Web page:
In Sunday Book Review's Up Front: Steven Pinker section of the New York Times, it was interesting to read about Malcom Gladwell's comment on "getting a master's degree in statistics" in order "to break into journalism today". This has been a great year for statistics considering Google's chief economist, Hal Varian, comment earlier this year: “I keep saying that the sexy job in the next 10 years will be statisticians”, and the Wall Street Journal's The Best and Worst Jobs survey which has Mathematician as number 1, and Statistician as number 3.
What really caught my attention in Sunday's Up Front was Prof. Steven Pinker's, who wrote the review on Gladwell's new book "What the Dog Saw", remark when asked "what is the most important scientific concept that lay people fail to understand". He said: “Statistical reasoning. A difficulty in grasping probability underlies fallacies from medical quackery and stock-market scams to misinterpreting sex differences and the theory of evolution.”
I agree with him but I believe that is not only lay people that lack statistical reasoning, but as scientists and engineers we sometimes forget about Statistical Thinking. Statistical Thinking is a philosophy of learning and action that recognizes that:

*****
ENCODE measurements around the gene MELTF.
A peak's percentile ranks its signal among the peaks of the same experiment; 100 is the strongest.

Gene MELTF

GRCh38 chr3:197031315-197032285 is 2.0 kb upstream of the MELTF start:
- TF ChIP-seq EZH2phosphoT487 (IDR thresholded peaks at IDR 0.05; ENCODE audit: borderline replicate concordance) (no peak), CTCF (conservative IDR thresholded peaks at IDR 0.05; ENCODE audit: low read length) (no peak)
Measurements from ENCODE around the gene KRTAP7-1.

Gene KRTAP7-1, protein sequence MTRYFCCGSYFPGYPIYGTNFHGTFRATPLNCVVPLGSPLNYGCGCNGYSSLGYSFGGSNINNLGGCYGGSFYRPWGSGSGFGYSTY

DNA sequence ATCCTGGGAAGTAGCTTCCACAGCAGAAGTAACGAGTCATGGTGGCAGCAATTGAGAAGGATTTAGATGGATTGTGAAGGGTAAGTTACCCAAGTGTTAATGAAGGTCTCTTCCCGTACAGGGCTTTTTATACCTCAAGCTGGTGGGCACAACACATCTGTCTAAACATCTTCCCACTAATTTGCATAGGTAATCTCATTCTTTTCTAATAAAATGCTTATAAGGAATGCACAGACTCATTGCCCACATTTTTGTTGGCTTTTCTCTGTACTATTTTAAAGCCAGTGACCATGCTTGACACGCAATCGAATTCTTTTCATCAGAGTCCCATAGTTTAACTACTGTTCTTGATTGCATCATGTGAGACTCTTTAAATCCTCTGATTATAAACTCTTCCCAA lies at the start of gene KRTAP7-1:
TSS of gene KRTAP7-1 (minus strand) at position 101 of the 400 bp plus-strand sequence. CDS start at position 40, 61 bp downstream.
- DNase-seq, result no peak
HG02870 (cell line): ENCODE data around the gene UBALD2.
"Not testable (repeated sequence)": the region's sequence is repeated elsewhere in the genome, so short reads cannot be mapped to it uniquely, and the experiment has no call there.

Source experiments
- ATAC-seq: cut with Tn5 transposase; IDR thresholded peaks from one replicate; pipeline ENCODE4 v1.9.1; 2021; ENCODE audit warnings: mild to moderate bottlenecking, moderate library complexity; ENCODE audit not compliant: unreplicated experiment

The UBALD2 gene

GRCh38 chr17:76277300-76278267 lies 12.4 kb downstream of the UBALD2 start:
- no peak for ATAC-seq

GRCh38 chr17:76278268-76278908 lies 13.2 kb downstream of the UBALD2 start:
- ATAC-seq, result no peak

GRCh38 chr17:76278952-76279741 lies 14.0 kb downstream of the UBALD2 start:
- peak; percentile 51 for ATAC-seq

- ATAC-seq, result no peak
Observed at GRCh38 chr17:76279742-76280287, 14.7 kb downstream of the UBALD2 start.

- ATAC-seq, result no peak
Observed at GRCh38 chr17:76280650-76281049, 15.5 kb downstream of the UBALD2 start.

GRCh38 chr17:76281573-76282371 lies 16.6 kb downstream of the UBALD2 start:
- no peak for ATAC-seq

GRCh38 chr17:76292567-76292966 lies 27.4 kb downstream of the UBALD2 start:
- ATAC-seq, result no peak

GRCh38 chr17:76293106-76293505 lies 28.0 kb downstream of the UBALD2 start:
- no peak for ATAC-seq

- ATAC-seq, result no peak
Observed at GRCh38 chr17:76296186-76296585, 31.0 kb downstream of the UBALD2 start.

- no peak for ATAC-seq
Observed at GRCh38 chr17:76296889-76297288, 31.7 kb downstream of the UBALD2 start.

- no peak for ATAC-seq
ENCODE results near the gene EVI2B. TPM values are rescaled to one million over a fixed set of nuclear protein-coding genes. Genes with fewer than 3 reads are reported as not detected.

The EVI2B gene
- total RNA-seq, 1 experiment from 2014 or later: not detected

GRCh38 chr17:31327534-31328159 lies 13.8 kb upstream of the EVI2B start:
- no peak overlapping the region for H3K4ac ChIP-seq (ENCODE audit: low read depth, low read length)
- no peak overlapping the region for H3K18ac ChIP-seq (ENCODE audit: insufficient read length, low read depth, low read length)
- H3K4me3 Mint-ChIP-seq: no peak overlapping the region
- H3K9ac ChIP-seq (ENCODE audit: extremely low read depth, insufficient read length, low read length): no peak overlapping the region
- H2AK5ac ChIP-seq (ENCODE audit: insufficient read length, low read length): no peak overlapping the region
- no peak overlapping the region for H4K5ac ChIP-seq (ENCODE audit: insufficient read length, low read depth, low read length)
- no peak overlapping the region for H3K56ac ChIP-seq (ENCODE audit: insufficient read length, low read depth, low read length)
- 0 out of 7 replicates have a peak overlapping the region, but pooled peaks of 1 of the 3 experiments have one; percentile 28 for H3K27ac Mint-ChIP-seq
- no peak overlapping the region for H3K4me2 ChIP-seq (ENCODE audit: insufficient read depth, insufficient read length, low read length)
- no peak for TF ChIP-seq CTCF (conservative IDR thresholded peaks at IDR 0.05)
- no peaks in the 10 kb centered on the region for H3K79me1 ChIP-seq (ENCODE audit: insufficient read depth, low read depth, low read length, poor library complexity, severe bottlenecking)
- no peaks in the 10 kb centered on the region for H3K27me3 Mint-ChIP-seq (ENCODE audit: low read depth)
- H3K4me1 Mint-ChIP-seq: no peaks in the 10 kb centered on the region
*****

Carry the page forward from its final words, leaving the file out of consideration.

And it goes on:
- All work occurs in a system of interconnected processes,
- Variation exists in all processes, and
- Understanding and reducing variation is key for success
Globalization and a focus on environmental issues is helping us to "think globally", or look at systems rather than individual processes. When it comes to realizing that variation exists in everything we do, we lose sight of it as if we were in a "physics lab where there is no friction". We may believe that if we do things in "exactly" the same way, we'll get the same result. Process engineers know first hand that doing things "exactly" the same way is a challenge because of variation in raw materials, equipment, methods, operators, environmental conditions, etc. They understand the need for operating "on target with minimum variation". Understanding and minimizing variation bring about consistency, more "elbow room" to move within specifications, and makes it possible to achieve six sigma levels of quality.
This understanding of variation is key in other disciplines as well. I am waiting for the day when financial reports do not just compare a given metric with the previous year, but utilize process behavior (control) charts to show the distribution of the metric over time, giving us a picture of its trends, of its variation, helping us not to confuse the signals with the noise.